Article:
Important: You must approve the use of the Account Validation Service (AVS) so that MA-EPD can make sure your assets are below the limit. Chat with a Hub expert for more information.

Yes. There are a couple of reasons why you might want both private coverage and MA-EPD:

  • MA-EPD may cover services that your private coverage doesn’t (e.g., transportation, home care, medical equipment).
  • If the county determines that your private coverage is cost-effective, MA-EPD will actually pay your private premiums, copayments and deductibles. If this is the case and your MA-EPD premium is less than your private premium, there is no reason not to keep both forms of coverage. You’d pay less and get more comprehensive coverage.

It depends on your situation and the services you need. In some situations, it makes sense to enroll in both.

MA-EPD covers a lot of services that Medicare doesn’t and you might reduce the amount you have to pay in coinsurance, deductibles, and copayments by enrolling in both programs as opposed to just Medicare.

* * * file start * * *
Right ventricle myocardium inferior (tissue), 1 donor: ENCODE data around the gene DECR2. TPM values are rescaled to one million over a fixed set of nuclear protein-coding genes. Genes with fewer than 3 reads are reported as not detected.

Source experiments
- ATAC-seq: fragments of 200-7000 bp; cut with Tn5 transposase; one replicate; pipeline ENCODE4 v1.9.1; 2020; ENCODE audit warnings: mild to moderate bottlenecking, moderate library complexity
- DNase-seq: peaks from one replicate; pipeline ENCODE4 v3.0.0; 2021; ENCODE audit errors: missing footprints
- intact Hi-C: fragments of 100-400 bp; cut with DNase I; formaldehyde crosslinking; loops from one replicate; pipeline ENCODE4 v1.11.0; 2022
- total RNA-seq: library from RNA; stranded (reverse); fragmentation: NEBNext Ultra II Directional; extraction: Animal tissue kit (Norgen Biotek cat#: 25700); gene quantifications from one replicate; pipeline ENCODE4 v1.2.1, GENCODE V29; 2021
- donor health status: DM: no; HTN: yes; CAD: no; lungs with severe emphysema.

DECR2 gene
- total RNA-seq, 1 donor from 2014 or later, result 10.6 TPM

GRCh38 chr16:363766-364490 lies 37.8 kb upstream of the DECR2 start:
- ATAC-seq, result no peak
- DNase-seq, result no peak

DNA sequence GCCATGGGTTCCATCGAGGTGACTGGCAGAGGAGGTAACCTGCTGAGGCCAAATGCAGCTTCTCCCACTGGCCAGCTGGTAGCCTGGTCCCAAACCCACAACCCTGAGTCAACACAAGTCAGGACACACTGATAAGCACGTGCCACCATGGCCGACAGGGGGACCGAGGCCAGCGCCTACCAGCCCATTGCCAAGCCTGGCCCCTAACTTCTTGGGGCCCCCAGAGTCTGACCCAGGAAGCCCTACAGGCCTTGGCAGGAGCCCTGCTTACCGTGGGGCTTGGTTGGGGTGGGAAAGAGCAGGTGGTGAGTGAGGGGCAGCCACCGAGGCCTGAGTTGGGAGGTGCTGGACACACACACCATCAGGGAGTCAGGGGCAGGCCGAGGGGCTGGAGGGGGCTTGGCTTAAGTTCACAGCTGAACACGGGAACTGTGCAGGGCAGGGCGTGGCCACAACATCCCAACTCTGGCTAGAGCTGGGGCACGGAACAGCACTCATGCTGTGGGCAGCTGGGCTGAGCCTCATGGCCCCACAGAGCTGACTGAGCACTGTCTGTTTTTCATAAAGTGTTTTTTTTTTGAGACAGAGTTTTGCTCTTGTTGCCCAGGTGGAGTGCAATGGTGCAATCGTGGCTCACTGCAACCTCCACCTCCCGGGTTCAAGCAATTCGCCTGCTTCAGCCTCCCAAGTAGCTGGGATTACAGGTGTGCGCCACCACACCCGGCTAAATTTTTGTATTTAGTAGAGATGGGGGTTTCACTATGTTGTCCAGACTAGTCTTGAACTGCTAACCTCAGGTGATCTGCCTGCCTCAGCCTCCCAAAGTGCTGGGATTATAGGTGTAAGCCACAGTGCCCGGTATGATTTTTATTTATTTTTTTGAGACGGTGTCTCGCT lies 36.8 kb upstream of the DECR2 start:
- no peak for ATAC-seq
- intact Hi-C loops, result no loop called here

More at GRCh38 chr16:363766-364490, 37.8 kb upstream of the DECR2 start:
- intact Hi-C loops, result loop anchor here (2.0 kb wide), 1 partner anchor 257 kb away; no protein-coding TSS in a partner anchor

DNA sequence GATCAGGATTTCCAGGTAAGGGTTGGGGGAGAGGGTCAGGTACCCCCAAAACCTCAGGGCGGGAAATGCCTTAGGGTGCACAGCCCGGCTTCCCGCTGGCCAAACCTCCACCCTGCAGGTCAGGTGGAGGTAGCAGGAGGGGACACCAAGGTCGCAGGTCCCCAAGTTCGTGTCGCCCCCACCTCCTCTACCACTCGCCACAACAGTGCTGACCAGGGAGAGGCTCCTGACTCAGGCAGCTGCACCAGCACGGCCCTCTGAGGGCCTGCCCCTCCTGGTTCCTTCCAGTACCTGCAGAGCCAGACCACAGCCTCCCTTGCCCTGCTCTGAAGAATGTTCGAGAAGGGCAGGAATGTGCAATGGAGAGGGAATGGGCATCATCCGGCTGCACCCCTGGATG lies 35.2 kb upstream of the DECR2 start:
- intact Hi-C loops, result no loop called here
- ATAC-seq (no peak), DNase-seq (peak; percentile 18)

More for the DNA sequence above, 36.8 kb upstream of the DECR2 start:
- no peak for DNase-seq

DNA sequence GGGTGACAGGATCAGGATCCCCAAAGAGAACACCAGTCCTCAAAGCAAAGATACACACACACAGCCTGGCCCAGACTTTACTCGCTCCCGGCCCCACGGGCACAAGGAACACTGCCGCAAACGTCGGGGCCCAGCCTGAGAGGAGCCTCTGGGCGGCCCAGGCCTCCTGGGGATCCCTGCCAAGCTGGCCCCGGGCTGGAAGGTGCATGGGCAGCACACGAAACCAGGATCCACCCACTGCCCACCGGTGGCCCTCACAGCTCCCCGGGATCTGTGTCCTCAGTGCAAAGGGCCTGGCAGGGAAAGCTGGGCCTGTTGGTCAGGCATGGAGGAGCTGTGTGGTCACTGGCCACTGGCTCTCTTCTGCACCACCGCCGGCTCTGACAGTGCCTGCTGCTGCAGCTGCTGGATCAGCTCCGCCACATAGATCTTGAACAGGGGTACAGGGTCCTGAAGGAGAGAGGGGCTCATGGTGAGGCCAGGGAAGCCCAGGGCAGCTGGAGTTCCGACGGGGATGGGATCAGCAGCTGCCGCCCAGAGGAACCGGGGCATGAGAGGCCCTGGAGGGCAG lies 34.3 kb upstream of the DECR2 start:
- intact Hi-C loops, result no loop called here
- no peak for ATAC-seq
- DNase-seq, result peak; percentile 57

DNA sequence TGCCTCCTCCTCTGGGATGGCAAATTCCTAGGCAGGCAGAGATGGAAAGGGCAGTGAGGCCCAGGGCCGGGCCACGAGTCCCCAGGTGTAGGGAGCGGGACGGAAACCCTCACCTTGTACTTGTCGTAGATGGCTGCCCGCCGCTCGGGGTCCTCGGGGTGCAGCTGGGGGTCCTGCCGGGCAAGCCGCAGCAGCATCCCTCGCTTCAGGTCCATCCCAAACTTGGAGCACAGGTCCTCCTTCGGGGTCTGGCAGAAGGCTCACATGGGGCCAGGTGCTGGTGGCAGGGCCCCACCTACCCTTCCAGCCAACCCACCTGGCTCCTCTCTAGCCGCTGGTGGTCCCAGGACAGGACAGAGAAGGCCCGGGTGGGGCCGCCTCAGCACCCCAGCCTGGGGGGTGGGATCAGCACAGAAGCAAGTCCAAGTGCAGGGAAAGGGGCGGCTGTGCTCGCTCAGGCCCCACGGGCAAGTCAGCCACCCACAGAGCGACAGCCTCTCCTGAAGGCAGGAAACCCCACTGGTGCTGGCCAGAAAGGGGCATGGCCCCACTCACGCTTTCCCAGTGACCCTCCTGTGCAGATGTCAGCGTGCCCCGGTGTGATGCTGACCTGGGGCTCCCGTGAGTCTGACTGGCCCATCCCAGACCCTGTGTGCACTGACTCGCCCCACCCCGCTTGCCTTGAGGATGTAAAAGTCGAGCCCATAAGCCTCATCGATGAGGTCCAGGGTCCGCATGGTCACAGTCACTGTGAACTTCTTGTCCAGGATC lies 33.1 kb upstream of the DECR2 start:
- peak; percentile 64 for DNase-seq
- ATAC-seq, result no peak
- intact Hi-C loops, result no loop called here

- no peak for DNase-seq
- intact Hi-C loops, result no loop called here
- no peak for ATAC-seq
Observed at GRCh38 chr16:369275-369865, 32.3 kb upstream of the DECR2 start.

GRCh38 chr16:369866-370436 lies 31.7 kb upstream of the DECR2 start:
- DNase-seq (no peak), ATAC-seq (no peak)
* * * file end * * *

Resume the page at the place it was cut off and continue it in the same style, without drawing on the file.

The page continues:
If you are eligible for Medicare, you have to keep it in order to enroll in MA-EPD. The state will pay your Medicare Part B premium for you if your total income is less than 200% of the Federal Poverty Guidelines ($2,430 per month for an individual).

In most cases, no. The actual medical coverage you get from MA will basically be the same, no matter how you qualified. Generally speaking, the big difference is that people with disabilities have extra ways to qualify and if you have a disability and start working, you can earn more while still getting MA coverage.

DB101 has four articles about different ways to get MA:

  • DB101's MA overview compares the different ways of qualifying.
  • The income-based MA article explains the most common way to qualify, which does not require you to have a disability.
  • The disability-based MA explains a common way that people with disabilities who have low incomes can qualify.
  • The MA-EPD article explains a way that people with disabilities can get MA coverage by paying a premium, no matter how high their income.

If you are not sure how you qualified for MA, you can ask your local county or tribal human services office.

Learn more